• Offered by School of Politics and International Relations
  • ANU College ANU College of Arts and Social Sciences
  • Course subject Political Science
  • Areas of interest Development Studies, Gender Studies, International Relations, Political Sciences, Human Rights
  • Academic career UGRD
  • Course convener
    • Dr Jana Von Stein
    • Zoe Robinson
  • Mode of delivery In Person
  • Offered in Second Semester 2018
    See Future Offerings

This course introduces students to the theoretical frameworks, empirical cases, policy instruments, and debates in the field of human rights. The course is structured in four parts. First, we will examine the evolution of human rights in its philosophical, historical, and political contexts. We will address key questions such as: What are human rights? Are they universally applicable? How and why have international human rights standards come into being? How do they change over time? Second, we will examine various mechanisms and actors for the promotion and protection of human rights at the global, regional, and national levels. What are the United Nations and regional mechanisms for human rights protection? What explains the evolution of the UN human rights activities? How are international human rights enforced? What is the role of nongovernmental organisations and activists in the field of human rights? What are their dilemmas? Third, we will examine the trajectory and effectiveness of humanitarian intervention. Under what conditions is humanitarian intervention justified and necessary? How has its international legitimacy changed over time? What explains the achievements and limitations of humanitarian intervention in the post-Cold War period? Fourth, we will examine various forms of transitional justice. How should new democracies cope with past human rights abuses?  What explains variations in the forms and impacts of transitional justice across time and space? In addressing these and other questions, we will explore several country cases around the globe.

Learning Outcomes

Upon successful completion, students will have the knowledge and skills to:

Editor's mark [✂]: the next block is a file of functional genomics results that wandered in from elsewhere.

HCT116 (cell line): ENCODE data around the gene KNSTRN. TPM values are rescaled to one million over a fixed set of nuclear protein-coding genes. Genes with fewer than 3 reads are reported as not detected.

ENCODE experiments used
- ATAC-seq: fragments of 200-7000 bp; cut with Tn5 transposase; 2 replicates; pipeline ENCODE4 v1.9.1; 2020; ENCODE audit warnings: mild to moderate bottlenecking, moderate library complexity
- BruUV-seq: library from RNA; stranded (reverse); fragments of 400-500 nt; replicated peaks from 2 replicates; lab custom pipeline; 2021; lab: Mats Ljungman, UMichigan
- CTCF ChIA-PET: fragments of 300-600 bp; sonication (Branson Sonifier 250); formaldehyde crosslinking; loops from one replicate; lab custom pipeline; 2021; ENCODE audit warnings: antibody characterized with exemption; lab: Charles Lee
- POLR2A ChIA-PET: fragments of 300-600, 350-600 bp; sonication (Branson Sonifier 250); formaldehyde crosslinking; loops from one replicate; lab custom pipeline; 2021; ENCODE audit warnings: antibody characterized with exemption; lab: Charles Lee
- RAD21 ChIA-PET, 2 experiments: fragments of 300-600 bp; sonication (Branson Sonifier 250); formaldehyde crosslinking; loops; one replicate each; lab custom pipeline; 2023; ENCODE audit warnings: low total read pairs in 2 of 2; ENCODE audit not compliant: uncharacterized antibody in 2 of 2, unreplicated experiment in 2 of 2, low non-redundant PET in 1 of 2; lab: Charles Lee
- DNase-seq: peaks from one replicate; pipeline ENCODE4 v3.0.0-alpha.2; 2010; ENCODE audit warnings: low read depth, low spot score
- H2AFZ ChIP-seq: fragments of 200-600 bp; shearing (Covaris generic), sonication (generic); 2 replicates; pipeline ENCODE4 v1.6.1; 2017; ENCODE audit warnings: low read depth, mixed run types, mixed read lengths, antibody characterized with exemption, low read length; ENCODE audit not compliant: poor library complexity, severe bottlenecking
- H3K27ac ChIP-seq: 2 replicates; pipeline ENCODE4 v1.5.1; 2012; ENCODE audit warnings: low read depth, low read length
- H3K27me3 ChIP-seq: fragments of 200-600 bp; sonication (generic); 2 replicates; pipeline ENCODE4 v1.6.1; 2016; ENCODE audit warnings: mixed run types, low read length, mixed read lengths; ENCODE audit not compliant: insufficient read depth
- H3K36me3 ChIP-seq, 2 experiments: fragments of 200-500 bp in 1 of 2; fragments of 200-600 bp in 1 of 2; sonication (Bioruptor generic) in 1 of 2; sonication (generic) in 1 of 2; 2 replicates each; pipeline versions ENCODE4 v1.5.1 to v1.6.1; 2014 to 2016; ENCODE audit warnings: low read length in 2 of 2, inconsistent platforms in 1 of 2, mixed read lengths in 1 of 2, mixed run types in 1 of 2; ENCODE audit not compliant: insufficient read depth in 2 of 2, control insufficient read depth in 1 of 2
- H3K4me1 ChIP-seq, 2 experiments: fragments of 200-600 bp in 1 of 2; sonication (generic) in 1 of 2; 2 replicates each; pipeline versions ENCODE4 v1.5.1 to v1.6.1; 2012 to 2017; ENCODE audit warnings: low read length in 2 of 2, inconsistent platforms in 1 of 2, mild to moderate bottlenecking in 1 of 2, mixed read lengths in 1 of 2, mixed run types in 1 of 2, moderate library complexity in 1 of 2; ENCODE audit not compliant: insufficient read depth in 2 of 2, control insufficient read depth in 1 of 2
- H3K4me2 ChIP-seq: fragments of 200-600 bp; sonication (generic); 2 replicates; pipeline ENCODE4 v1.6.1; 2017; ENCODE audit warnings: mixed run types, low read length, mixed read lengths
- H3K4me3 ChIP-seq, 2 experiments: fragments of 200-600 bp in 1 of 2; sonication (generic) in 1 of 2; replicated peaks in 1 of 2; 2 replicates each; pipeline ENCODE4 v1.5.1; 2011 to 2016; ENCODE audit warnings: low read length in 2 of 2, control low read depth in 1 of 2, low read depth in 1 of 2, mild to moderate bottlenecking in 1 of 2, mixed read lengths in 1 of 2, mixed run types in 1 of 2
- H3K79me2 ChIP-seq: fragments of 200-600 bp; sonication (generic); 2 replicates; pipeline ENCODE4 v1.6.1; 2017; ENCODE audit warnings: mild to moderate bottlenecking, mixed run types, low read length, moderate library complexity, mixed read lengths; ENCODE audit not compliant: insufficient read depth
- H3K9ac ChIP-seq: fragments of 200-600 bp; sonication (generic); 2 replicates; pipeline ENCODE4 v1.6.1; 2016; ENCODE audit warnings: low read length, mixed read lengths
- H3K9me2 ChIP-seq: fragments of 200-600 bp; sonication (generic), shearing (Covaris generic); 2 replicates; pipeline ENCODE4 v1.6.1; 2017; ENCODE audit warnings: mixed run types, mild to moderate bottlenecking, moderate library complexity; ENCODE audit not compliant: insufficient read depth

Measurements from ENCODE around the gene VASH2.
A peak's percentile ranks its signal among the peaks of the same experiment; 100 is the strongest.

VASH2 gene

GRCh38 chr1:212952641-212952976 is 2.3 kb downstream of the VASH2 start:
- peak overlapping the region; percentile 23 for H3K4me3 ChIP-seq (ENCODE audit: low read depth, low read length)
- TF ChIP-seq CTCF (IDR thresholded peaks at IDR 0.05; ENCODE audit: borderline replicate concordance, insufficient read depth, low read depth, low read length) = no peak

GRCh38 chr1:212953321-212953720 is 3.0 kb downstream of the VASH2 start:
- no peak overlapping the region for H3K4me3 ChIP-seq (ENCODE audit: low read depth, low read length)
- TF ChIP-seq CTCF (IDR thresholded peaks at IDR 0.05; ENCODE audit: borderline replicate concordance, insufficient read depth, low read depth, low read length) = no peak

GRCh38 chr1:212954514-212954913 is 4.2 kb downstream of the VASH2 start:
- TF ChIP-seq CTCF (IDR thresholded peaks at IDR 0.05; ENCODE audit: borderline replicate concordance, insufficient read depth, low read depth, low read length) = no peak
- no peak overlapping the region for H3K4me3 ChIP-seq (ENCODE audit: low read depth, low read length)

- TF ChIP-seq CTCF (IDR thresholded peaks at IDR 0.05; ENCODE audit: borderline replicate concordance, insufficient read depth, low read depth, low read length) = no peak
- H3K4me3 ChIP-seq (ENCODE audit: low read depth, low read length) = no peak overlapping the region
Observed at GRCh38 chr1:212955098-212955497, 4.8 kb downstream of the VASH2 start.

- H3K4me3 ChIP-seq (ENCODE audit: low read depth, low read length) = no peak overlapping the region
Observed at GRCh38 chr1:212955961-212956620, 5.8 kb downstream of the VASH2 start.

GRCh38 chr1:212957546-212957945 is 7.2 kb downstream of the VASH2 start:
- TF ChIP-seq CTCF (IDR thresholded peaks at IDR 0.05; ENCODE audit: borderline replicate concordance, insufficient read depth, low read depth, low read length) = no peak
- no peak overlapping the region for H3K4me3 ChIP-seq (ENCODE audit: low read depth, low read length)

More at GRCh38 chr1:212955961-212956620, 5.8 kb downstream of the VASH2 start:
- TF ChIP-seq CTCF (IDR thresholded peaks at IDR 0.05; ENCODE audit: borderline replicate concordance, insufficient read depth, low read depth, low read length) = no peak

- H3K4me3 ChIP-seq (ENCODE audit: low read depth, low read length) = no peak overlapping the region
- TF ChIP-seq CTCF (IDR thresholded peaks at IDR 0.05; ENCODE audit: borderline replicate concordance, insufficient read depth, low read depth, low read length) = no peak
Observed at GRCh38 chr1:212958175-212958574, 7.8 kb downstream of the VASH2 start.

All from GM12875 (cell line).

Upon successful completion of this course, students will have the knowledge and skills to:

  1. understand the key events and policy debates in the development of the international human rights regime;
  2. apply international relations theories and concepts to cases studies and issues of human rights;
  3. understand how the international human rights regime works in world politics; and
  4. think, write, and argue critically and logically about human rights issues from a political science perspective.

Indicative Assessment

Midterm examination 1 hour (in lecture period via Wattle) (25%): learning outcomes 1, 2, 3, 4
Research essay, 3000 words (35%): learning outcomes 1, 2, 3, 4
Final examination 2 hours (in formal examination period) (40%): learning outcomes 1, 2, 3, 4

The ANU uses Turnitin to enhance student citation and referencing techniques, and to assess assignment submissions as a component of the University's approach to managing Academic Integrity. While the use of Turnitin is not mandatory, the ANU highly recommends Turnitin is used by both teaching staff and students. For additional information regarding Turnitin please visit the ANU Online website.


130 hours of total student learning time made up from:
a) 48 hours of contact over 12 weeks: 24 hours of lectures, 12 hours of tutorials, and 12 hours of film screenings; and
b) 82 hours of independent student research, reading and writing.

Requisite and Incompatibility

To enrol in this course you must have completed12 units of 1000 level POLS courses; or permission of the convenor

Prescribed Texts

Emilie M. Hafner-Burton, Making Human Rights a Reality.

Assumed Knowledge

Familiarity with basic concepts and theories in requisite 1000-level POLS courses




Tuition fees are for the academic year indicated at the top of the page.  

If you are a domestic graduate coursework or international student you will be required to pay tuition fees. Tuition fees are indexed annually. Further information for domestic and international students about tuition and other fees can be found at Fees.

Student Contribution Band:
Unit value:
6 units

If you are an undergraduate student and have been offered a Commonwealth supported place, your fees are set by the Australian Government for each course. At ANU 1 EFTSL is 48 units (normally 8 x 6-unit courses). You can find your student contribution amount for each course at Fees.  Where there is a unit range displayed for this course, not all unit options below may be available.

6.00 0.12500
Domestic fee paying students
Year Fee
2018 $3420
International fee paying students
Year Fee
2018 $4860
Note: Please note that fee information is for current year only.

Offerings, Dates and Class Summary Links

The list of offerings for future years is indicative only.
Class summaries, if available, can be accessed by clicking on the View link for the relevant class number.

Second Semester

Class number Class start date Last day to enrol Census date Class end date Mode Of Delivery Class Summary
8610 23 Jul 2018 30 Jul 2018 31 Aug 2018 26 Oct 2018 In Person N/A

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